Laptops as practice : a case study examining communities of practice in a ubiquitous computing environment

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2008-05
Authors
Rowland, Joseph Damon, 1968-
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Abstract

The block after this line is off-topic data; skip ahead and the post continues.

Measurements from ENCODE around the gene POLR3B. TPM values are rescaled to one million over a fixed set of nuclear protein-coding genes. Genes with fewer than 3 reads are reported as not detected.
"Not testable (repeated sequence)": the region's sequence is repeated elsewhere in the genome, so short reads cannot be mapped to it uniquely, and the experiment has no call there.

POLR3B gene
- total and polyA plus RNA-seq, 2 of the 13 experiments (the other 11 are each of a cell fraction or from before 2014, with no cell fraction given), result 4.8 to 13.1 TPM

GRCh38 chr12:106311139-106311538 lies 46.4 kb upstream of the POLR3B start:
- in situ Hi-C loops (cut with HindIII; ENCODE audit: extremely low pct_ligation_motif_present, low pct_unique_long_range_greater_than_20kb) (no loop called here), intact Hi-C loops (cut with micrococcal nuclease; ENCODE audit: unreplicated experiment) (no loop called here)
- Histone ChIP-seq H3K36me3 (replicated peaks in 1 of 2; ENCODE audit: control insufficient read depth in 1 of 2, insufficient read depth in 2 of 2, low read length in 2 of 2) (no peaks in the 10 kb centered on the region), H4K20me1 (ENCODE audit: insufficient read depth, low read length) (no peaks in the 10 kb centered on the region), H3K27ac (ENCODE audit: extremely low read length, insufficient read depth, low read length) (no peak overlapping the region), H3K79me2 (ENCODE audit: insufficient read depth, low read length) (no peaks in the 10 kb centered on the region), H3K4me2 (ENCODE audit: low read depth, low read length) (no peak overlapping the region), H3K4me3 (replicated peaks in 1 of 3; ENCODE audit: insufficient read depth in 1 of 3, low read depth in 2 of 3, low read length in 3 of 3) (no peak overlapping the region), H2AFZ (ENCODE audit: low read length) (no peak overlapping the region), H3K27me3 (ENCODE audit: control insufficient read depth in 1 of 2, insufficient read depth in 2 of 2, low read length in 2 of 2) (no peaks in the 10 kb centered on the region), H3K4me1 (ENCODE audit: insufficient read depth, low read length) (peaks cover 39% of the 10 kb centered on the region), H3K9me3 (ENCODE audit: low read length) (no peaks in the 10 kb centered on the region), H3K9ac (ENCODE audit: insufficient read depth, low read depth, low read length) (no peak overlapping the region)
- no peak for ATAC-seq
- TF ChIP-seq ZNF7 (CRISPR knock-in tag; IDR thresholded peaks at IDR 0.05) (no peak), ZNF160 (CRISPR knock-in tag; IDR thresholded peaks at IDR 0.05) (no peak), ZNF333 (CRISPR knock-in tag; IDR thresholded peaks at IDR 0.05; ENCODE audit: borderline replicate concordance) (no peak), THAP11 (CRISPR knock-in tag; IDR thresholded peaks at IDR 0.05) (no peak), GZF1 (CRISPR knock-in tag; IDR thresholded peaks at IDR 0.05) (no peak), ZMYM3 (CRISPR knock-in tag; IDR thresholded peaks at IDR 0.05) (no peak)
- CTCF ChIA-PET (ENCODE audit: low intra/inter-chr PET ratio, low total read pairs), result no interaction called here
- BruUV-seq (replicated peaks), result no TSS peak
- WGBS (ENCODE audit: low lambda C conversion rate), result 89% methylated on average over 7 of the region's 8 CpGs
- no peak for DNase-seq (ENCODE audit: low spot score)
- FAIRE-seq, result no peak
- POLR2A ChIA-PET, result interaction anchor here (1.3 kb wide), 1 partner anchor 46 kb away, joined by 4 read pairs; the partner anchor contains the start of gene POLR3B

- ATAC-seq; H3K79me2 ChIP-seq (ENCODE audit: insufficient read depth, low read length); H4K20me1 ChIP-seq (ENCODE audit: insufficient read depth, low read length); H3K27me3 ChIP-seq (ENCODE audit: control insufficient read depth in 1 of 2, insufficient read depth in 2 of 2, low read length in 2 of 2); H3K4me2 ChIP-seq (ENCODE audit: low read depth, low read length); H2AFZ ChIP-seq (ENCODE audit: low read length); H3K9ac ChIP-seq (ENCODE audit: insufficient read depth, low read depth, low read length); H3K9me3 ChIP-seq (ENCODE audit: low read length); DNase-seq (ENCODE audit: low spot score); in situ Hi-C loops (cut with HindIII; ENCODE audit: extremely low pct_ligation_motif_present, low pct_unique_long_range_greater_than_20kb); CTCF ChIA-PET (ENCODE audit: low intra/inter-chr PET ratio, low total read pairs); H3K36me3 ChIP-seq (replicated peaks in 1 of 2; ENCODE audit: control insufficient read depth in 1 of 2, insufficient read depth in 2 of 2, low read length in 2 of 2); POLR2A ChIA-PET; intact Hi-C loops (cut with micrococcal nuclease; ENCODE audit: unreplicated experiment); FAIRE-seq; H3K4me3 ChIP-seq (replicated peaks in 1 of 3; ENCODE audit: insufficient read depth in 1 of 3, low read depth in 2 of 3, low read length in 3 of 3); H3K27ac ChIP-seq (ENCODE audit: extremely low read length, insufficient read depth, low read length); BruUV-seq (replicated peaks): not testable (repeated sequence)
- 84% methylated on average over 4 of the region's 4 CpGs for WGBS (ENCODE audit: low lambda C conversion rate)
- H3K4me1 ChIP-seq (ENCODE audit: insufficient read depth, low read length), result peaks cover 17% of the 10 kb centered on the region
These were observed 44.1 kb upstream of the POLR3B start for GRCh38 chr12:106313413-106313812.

The purpose of this study was to examine a ubiquitous/pervasive computing initiative from a Community of Practice perspective. It sought to understand how faculty fit technology use into the already paramount goals they had for their students learning, and how that technology’s role became a part of that essential domain. Furthermore, it sought to determine the extent to which a community of practice emerged around the use of technology as a central practice. Using case study methodology with mixed-methods data collection strategies, this study explored practice among faculty participating in a ubiquitous laptop initiative within a pre-kindergarten through fourth-grade teacher preparation program. This program was part of a college of education in a major research university in the southern United States. Doing so involved an examination of the roles of participants, primarily faculty, in the community or communities to identify the primary domains of concern, and to determine to what extent the use of laptops in the classroom has itself become a practice around which a community has emerged. Findings from this study suggested that instructors were, to varying extents, involved in an emerging community of practice that included the use of technology, specifically laptops, to enhance the development of elementary school teachers. This community of practice was heavily dependent upon infrastructure provided by the administration of the college and the ubiquitous laptop initiative. At the same time, these instructors were less involved with a domain that included teaching teachers to use technology, or Technological Pedagogical Content Knowledge (Mishra & Koehler, 2006).

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